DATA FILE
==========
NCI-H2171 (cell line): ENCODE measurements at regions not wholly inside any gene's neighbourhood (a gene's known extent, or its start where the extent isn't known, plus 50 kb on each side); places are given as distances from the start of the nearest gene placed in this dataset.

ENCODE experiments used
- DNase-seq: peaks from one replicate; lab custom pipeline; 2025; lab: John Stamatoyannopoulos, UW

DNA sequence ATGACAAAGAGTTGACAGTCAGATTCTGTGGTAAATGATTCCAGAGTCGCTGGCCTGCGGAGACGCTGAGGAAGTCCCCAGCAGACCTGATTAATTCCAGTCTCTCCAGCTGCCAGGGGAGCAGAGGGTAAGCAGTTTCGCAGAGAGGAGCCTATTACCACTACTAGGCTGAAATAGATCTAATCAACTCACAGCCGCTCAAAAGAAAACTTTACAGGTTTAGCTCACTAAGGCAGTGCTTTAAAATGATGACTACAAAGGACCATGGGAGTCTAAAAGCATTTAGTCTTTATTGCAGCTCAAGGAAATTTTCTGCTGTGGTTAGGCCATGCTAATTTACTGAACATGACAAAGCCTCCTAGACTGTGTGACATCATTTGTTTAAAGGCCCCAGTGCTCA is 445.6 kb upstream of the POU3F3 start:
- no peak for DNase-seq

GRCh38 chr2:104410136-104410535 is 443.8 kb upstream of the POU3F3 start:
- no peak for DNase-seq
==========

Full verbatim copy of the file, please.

NCI-H2171 (cell line): ENCODE measurements at regions not wholly inside any gene's neighbourhood (a gene's known extent, or its start where the extent isn't known, plus 50 kb on each side); places are given as distances from the start of the nearest gene placed in this dataset.

ENCODE experiments used
- DNase-seq: peaks from one replicate; lab custom pipeline; 2025; lab: John Stamatoyannopoulos, UW

DNA sequence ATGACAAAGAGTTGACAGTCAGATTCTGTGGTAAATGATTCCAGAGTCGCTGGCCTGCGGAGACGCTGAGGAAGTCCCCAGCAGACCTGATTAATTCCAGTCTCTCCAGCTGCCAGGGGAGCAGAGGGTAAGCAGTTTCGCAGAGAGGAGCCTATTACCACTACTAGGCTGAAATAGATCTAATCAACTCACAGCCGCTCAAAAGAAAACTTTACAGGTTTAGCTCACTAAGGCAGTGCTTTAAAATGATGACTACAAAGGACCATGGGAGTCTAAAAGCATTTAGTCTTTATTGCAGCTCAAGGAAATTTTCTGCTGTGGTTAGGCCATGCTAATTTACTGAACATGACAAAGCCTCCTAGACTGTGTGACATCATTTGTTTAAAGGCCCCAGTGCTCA is 445.6 kb upstream of the POU3F3 start:
- no peak for DNase-seq

GRCh38 chr2:104410136-104410535 is 443.8 kb upstream of the POU3F3 start:
- no peak for DNase-seq